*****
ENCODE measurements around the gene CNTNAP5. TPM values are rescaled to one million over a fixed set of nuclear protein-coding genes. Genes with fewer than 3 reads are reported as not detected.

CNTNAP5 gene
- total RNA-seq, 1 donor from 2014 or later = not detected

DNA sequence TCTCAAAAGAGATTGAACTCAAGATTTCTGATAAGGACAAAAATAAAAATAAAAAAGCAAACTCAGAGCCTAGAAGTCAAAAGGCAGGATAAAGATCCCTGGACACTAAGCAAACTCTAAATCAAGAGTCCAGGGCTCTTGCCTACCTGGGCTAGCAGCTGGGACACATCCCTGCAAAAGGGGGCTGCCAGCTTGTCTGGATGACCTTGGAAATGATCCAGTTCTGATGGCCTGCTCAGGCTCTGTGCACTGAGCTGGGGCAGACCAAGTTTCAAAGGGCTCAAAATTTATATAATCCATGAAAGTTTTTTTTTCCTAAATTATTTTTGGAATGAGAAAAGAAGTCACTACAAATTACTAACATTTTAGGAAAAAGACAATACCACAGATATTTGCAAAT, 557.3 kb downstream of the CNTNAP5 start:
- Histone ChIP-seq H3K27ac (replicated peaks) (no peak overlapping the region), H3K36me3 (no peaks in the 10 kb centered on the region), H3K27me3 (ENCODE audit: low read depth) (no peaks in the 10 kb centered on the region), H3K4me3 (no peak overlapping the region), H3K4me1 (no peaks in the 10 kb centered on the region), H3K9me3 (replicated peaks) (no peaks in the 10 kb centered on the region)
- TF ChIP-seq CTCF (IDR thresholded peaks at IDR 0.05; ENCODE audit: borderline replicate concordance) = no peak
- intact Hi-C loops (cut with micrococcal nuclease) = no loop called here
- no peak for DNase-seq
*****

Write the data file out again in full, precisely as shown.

ENCODE measurements around the gene CNTNAP5. TPM values are rescaled to one million over a fixed set of nuclear protein-coding genes. Genes with fewer than 3 reads are reported as not detected.

CNTNAP5 gene
- total RNA-seq, 1 donor from 2014 or later = not detected

DNA sequence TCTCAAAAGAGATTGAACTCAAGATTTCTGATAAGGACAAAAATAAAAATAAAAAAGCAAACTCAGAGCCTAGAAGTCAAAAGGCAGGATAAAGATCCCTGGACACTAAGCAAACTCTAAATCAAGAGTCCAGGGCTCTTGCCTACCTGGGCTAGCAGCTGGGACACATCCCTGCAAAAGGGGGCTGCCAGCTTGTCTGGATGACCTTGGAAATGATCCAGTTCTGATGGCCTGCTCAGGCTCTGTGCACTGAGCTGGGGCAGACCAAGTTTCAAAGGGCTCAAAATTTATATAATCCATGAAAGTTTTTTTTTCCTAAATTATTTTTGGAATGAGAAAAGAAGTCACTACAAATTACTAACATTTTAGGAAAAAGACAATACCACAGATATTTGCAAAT, 557.3 kb downstream of the CNTNAP5 start:
- Histone ChIP-seq H3K27ac (replicated peaks) (no peak overlapping the region), H3K36me3 (no peaks in the 10 kb centered on the region), H3K27me3 (ENCODE audit: low read depth) (no peaks in the 10 kb centered on the region), H3K4me3 (no peak overlapping the region), H3K4me1 (no peaks in the 10 kb centered on the region), H3K9me3 (replicated peaks) (no peaks in the 10 kb centered on the region)
- TF ChIP-seq CTCF (IDR thresholded peaks at IDR 0.05; ENCODE audit: borderline replicate concordance) = no peak
- intact Hi-C loops (cut with micrococcal nuclease) = no loop called here
- no peak for DNase-seq